By, Dr. David Cowan
For the past few years Glyndebourne has been a family occasion for us, taking our two children for the full experience, champagne, a wonderful dinner and of course tremendous opera. This year was a bit special, because of Thomas Allen. Not so much his singing, as the fact that a matter of a few days previous he had been shaking hands with our daughter to present her with her BA degree from Durham University as Chancellor of said institution.
But what of this opera? Ariadne auf Naxos is a philosophical comedy, which Strauss and Hofmannsthal envisaged taking place in the private theatre of a Viennese aristocrat infused with the high art of the enlightenment (though the first version of Ariadne was in a baroque setting). At Glyndebourne this was certainly not the case, just as it was not the case when the same director Katharina Thoma staged the opera a mere four years ago, in 2013. The setting here was the 1940s and an English country house transformed by war into a hospital for the wounded. It could have easily been Glyndebourne itself.
The great, and enchanting, surprise was Norwegian soprano Lise Davidsen, who has a most powerful voice. In the Prologue, the Music Master is at pains to tell the Prima Donna she is at the heart of the opera, and so it was for Davidsen, who at the height of her performance brought audible gasps from the audience rewarded by tremendous and well-deserved applause. Davidsen won the 2015 Plácido Domingo’s Operalia competition at 28, so we knew beforehand she was good, but this good? A lightly qualified yes.
The qualification is that Davidsen while a wonderful, and very tall at 6 feet 2 inches, physical presence still needs to animate the use her body more dramatically to keep up with her voice. This is no doubt something the now 30-year-old actress will gain through experience and the hopeful arrival of a stronger director able to help shape the kind of performance anyone who saw her will know is forthcoming. We hear Wagner in Ariadne’s duet with Bacchus, and I look forward to someday hearing, and seeing, her as a Wagner heroin.
Whatever the Music Master says, however, it was not all about her. This was a strong cast. I particularly appreciated Angela Brower’s Composer, always looming in the background when not in the action. Ariadne as one of the patients attentively looked after by the nurses, a charming trio of singers deserving a mention. Thomas Allen offered us a witty Music Master, while AJ Glueckert as Bacchus was a powerful performance, especially in the climatic duo, though somewhat compromised by his attire in what looked more like RAF mechanic overalls than a godlike pilot’s uniform.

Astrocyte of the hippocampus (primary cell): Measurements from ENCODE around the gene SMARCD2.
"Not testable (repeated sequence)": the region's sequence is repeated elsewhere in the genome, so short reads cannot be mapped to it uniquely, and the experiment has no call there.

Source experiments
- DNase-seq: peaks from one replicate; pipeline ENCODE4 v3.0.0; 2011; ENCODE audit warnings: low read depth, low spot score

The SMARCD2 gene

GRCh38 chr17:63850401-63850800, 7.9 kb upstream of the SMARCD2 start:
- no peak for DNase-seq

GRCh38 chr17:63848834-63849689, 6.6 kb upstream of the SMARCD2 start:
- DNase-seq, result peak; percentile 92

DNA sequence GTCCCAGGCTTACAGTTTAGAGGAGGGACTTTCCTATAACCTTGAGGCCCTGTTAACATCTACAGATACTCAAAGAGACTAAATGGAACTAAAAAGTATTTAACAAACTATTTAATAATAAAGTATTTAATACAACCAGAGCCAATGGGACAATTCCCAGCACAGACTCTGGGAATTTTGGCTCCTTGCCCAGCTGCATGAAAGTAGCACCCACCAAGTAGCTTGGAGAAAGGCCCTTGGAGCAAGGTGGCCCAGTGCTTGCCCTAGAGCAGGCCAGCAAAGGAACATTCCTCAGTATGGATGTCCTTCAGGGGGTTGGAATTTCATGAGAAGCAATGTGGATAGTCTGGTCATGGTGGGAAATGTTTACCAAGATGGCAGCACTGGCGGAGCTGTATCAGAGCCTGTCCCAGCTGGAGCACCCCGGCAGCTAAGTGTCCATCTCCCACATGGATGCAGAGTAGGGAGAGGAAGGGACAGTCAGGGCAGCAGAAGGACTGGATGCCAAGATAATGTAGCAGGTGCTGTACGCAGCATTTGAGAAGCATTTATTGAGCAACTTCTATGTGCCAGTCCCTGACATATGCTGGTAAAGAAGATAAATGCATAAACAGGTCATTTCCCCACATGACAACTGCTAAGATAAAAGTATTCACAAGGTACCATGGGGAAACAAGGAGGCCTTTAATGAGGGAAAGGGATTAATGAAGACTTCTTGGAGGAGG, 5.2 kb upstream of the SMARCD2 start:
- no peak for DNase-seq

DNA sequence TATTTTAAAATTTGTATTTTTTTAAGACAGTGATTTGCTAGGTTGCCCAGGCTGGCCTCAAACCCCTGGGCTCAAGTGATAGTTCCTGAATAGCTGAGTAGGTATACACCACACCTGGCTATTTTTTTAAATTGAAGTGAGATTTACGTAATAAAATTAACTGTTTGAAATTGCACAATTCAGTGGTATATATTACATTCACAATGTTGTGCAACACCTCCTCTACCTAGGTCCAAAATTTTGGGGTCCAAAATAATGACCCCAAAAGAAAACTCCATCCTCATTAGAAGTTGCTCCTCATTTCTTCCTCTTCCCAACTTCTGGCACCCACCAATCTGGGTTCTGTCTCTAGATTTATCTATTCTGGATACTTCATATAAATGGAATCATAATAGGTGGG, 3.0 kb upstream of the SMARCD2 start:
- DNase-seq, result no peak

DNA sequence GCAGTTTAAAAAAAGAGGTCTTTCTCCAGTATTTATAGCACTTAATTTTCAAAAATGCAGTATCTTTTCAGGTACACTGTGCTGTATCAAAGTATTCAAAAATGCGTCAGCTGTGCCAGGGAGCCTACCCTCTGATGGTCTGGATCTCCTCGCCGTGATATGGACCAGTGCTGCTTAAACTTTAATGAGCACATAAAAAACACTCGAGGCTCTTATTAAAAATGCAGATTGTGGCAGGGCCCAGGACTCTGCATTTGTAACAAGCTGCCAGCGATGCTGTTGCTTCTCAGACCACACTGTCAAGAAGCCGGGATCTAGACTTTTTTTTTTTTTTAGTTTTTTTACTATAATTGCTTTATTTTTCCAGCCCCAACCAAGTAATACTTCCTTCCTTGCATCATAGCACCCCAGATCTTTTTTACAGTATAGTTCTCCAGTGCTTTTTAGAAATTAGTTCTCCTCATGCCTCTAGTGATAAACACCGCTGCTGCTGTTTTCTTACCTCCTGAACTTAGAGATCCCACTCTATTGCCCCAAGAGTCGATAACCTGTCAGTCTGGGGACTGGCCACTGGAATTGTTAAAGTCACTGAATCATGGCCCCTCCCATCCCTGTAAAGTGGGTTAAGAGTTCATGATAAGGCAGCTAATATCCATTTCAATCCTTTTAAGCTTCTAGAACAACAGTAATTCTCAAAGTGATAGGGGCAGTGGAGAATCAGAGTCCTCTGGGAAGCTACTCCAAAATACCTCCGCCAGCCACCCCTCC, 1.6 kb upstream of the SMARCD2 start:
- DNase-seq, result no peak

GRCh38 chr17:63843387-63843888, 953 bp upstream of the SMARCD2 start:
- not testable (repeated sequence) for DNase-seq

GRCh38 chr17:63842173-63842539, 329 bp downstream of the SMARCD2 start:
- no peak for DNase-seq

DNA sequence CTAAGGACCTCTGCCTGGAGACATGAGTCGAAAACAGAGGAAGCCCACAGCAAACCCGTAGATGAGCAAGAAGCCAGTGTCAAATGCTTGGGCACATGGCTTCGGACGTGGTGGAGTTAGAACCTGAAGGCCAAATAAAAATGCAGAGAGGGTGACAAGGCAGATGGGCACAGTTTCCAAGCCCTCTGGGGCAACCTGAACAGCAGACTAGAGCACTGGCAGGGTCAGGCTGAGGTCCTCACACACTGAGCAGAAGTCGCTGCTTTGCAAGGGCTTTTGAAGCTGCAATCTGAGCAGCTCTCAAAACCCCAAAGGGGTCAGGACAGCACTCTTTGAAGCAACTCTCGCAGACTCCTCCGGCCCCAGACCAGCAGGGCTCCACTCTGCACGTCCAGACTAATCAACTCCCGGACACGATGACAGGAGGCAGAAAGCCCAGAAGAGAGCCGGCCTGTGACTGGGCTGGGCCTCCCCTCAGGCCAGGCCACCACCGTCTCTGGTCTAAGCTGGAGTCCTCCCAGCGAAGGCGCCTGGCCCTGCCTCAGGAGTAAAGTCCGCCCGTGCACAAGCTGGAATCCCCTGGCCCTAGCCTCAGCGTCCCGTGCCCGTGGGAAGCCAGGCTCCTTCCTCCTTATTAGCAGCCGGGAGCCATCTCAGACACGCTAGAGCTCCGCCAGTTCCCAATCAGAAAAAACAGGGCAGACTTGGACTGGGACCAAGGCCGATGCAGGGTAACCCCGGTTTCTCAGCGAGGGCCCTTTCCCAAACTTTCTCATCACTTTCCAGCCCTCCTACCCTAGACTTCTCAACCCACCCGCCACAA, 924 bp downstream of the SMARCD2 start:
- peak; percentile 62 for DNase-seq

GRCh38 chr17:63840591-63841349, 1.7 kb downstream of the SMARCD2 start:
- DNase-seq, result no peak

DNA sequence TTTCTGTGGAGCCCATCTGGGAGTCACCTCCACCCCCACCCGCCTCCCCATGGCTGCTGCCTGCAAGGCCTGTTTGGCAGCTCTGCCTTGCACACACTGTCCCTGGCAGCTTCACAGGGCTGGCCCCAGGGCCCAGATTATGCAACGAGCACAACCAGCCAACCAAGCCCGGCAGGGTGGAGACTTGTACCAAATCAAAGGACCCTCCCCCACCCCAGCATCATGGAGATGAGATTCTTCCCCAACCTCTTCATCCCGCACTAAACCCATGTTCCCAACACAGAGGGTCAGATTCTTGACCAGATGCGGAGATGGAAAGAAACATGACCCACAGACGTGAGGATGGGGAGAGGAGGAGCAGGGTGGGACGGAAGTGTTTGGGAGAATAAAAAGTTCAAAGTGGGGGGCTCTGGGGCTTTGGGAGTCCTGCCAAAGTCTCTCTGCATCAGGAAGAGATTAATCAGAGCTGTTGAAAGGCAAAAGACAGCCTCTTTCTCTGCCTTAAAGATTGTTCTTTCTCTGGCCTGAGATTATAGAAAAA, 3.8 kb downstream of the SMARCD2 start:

Cornelius Meister conducted the London Philharmonic with great mastery of the Strauss score. Erin Morley as Zerbinetta was mischievous with a wonderful line in come-hither looks, which enlivened the sad circumstances of the hospital. I was not convinced though that she was helped by playing the part tranquillised in a straitjacket during her showpiece aria. Björn Bürger played the Harlequin with great charm. The quartet of men playing the four comedians were delightfully funny. Visually the staging was quite stunning.
In her programme note, Thoma describes the opera as a debate about the merits of high and low art, explaining it is ‘a journey from despair and disappointment to hope. And the challenge is to draw the two parts together in a cohesive way.’ The main, perhaps only real, disappointment of the evening was the overall effect being diminished by the rapid dispensing of Hofmannsthal’s intriguing idea of a courtly opera-within-an-opera and the odd juxtaposition of wartime suffering and the comical, and the cohesion sought never really surfaced.